The shallow waters of the Southeast Asian coral reefs have the highest levels of biodiversity for the world's marine ecosystems, where coral, fish and molluscs abound. According to Conservation International, marine surveys suggest that the marine life diversity in the Raja Ampat area is the highest recorded on Earth. Southeast Asia was a critical part of the world trading system. Tourism has been a key factor in economic development for many Southeast Asian countries, especially Cambodia. According to UNESCO, “tourism, if correctly conceived, can be a tremendous development tool and an effective means of preserving the cultural diversity of our planet.” Since the early 1990s, “even the non-ASEAN nations such as Cambodia, Laos, Vietnam and Burma, where the income derived from tourism is low, are attempting to expand their own tourism industries.” In 1995, Singapore was the regional leader in tourism receipts relative to GDP at over 8%. By 1998, those receipts had dropped to less than 6% of GDP while Thailand and Lao PDR increased receipts to over 7%. Since 2000, Cambodia has surpassed all other ASEAN countries and generated almost 15% of its GDP from tourism in 2006. Indonesia is the only member of G-20 major economies and considered as the largest economy in the region. Indonesia's estimated gross domestic product (nominal) for 2008 was US$511.7 billion with estimated nominal per capita GDP was US$2,246, and per capita GDP PPP was US$3,979 (international dollars). Stock markets in Southeast Asia have performed better than other bourses in the Asia-Pacific region in 2010, with the Philippines' PSE leading the way with 22 percent growth, followed by Thailand's SET with 21 percent and Indonesia's JKSE with 19 percent.
Indonesia is the largest economy in Southeast Asia and is one of the emerging market economies of the world. The country is also a member of G-20 major economies. It has a market economy in which the government plays a significant role by owning more than 164 enterprises and administers prices on several basic goods, including fuel, rice, and electricity. In the aftermath of the financial and economic crisis that began in mid-1997, the government took custody of a significant portion of private sector assets through acquisition of nonperforming bank loans and corporate assets through the debt restructuring process. Since 2004, the national economy has recovered and undergone another period of rapid economic growth. Domestic consumption is one of the major driving forces behind the country’s economic growth. The economic growth slowed considerably during 2007-08. However, like India and China, Indonesia recorded higher growth during the globalfinancial crisis, compared to the other G20 members.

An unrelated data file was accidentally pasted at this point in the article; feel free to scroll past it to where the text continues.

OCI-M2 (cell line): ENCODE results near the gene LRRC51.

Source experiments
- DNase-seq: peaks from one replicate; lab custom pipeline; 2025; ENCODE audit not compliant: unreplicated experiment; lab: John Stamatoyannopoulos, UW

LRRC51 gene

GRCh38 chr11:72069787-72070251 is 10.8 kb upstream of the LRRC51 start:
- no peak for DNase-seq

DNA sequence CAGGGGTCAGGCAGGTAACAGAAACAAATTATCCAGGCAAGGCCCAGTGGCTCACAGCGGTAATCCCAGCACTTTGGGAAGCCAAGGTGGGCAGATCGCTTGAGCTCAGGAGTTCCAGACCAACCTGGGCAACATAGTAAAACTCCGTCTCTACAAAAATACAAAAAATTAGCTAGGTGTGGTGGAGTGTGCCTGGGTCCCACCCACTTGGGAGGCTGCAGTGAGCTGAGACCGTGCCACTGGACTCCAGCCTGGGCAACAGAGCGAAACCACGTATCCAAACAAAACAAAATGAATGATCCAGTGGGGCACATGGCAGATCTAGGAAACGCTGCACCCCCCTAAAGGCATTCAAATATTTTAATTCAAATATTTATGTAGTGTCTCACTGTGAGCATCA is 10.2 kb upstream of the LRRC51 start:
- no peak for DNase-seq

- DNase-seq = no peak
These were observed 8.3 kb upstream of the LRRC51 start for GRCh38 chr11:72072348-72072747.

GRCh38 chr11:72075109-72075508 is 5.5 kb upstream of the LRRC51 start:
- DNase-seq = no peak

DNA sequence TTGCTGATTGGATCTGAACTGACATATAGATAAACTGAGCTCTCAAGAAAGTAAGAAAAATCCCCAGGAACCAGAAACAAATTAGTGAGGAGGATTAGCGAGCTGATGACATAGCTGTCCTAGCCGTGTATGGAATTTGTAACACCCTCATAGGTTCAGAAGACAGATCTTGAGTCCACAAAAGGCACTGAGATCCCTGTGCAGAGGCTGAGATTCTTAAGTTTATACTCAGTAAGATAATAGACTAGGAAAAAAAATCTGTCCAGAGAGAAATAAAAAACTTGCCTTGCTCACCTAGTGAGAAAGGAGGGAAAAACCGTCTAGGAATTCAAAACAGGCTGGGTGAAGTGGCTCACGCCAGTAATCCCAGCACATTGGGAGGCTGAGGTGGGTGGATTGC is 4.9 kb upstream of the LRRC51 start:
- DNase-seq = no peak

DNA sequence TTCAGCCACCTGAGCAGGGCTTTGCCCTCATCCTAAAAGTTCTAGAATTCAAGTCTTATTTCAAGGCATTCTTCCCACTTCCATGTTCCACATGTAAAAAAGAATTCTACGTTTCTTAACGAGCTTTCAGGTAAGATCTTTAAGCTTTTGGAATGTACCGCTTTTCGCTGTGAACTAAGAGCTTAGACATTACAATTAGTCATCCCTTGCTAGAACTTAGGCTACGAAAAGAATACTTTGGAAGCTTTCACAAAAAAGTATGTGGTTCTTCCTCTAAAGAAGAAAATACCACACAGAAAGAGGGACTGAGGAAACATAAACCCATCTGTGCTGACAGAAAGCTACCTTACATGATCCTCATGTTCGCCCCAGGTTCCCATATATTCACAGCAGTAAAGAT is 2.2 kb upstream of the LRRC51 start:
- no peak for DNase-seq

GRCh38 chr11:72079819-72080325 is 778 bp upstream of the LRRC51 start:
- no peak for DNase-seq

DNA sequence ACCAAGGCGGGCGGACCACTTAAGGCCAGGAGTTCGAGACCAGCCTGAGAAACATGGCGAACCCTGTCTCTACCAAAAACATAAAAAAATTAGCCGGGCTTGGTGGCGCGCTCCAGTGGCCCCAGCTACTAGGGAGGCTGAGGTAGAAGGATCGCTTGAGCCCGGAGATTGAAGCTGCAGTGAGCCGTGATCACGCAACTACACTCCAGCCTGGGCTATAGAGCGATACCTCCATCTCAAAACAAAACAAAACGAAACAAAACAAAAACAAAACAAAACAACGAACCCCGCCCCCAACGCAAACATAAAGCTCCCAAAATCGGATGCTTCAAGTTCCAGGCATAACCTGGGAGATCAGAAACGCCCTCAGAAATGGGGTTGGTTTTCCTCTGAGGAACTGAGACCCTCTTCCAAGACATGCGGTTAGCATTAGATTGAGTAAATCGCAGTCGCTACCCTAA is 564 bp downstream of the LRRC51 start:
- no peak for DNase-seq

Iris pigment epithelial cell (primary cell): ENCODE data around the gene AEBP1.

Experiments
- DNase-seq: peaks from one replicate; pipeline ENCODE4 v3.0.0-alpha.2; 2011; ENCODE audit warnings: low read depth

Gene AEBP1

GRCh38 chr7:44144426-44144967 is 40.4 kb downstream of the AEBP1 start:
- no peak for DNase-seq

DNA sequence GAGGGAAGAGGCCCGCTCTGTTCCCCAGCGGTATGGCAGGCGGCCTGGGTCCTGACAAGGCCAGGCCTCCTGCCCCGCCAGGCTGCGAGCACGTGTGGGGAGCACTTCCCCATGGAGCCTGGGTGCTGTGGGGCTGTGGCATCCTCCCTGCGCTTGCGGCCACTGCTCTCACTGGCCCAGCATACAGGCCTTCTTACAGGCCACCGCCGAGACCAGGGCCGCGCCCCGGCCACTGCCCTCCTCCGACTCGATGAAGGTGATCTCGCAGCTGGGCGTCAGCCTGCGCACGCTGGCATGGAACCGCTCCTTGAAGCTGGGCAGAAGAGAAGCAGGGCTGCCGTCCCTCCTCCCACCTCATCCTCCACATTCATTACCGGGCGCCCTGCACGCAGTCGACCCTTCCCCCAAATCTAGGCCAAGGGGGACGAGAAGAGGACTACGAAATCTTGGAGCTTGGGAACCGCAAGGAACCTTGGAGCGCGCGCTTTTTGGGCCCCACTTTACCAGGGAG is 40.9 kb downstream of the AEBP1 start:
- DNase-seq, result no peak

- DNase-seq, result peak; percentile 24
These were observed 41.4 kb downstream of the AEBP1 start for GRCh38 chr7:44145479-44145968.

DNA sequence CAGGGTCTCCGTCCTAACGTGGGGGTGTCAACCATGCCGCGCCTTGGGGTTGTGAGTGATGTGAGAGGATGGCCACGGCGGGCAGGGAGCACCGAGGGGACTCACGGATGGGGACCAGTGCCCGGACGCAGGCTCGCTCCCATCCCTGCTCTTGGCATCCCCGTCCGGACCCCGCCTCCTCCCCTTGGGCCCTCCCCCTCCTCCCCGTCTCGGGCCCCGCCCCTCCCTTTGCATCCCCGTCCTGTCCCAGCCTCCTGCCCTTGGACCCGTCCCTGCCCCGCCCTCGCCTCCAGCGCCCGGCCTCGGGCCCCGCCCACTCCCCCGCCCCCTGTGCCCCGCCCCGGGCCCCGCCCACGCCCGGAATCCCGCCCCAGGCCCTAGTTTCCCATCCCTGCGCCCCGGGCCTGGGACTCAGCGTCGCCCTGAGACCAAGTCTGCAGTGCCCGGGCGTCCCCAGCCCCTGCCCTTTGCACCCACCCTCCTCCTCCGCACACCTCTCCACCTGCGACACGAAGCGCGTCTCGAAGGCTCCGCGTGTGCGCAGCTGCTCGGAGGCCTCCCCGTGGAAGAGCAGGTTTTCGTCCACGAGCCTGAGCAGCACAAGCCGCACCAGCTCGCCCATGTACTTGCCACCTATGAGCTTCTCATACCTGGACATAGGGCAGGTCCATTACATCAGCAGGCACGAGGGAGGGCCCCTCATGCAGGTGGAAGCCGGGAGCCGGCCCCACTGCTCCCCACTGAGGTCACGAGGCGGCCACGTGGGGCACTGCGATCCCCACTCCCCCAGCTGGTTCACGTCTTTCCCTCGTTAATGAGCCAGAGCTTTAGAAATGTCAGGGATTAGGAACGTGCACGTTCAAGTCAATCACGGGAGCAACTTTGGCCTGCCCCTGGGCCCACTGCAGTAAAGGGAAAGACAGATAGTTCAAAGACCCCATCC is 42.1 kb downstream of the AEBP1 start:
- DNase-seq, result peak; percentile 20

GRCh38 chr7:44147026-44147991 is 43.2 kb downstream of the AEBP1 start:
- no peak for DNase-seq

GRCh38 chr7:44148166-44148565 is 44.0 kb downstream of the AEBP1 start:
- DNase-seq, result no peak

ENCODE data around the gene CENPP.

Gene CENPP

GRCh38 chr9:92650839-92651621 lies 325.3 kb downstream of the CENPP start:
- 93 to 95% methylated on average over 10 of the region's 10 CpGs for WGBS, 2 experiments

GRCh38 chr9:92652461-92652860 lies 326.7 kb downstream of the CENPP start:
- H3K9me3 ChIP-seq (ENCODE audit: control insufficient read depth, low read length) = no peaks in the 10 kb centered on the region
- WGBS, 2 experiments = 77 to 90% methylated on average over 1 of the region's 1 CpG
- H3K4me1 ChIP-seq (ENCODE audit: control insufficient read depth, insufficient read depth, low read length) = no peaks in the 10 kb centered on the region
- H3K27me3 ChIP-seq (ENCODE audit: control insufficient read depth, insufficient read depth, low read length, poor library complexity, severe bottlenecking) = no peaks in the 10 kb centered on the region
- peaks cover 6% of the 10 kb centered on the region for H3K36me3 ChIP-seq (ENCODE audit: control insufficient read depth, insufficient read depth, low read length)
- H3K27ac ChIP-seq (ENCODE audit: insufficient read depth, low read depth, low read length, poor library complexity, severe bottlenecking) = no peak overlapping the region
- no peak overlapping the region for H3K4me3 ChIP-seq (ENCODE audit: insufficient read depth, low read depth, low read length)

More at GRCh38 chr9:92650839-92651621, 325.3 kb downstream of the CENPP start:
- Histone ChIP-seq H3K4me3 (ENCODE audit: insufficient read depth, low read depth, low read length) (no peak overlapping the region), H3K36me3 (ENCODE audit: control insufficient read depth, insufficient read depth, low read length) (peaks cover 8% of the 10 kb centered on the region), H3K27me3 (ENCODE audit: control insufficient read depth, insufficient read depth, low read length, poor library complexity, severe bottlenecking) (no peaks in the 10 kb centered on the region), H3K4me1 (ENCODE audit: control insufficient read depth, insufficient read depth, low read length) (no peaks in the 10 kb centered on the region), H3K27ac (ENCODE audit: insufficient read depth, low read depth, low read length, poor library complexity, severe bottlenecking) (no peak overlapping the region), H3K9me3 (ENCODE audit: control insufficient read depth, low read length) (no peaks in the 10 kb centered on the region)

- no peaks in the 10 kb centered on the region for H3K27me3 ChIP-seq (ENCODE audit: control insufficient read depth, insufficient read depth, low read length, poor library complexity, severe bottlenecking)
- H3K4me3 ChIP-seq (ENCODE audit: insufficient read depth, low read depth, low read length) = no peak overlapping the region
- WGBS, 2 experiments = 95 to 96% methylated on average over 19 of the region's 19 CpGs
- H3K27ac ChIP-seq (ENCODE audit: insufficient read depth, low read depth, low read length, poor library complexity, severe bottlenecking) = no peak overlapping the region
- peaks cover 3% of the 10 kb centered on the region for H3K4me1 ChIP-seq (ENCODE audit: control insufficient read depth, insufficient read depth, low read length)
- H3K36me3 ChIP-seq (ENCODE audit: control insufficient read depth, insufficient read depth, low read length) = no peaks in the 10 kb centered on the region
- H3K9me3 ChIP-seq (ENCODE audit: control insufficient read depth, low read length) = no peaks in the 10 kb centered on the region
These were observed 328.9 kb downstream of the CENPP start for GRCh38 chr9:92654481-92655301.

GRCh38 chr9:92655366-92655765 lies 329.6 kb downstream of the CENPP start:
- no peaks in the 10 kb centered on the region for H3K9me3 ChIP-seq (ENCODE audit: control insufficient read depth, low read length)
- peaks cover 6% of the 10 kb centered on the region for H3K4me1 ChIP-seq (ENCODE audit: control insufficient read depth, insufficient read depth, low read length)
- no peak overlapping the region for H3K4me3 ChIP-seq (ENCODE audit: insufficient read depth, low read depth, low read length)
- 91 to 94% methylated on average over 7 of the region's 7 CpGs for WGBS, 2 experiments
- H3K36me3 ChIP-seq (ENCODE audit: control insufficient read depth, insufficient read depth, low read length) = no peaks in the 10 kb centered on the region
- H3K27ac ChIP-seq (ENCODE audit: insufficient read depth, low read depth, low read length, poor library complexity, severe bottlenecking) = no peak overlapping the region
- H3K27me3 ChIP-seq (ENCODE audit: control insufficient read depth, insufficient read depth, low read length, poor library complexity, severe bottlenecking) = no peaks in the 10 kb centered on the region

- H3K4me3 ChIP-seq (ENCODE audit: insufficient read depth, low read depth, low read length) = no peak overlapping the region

As of 2011 labor militancy was increasing in Indonesia with a major strike at the Grasberg mine and numerous strikes elsewhere. A common issue was attempts by foreign-owned enterprises to evade Indonesia's strict labor laws by calling their employees contract workers. The New York Times expressed concern that Indonesia's cheap labor advantage might be lost. However, a large pool of unemployed who will accept substandard wages and conditions remains available. One factor in the increase of militancy is increased awareness via the internet of prevailing wages in other countries and the generous profits foreign companies are making in Indonesia. Inequality
Poverty rate has since been higher in the outer islands. Java, Bali, and Sumatra have benefited more due to the rise of manufacturing and better infrastructure of the inner islands. Economic disparity and the flow of natural resource profits to Jakarta has led to discontent and even contributed to separatist movements in areas such as Aceh and Irian Jaya. Geographically, the poorest fifth regions account for just 8% of consumption, while the richest fifth account for 45%. While there are new laws on decentralization that may...
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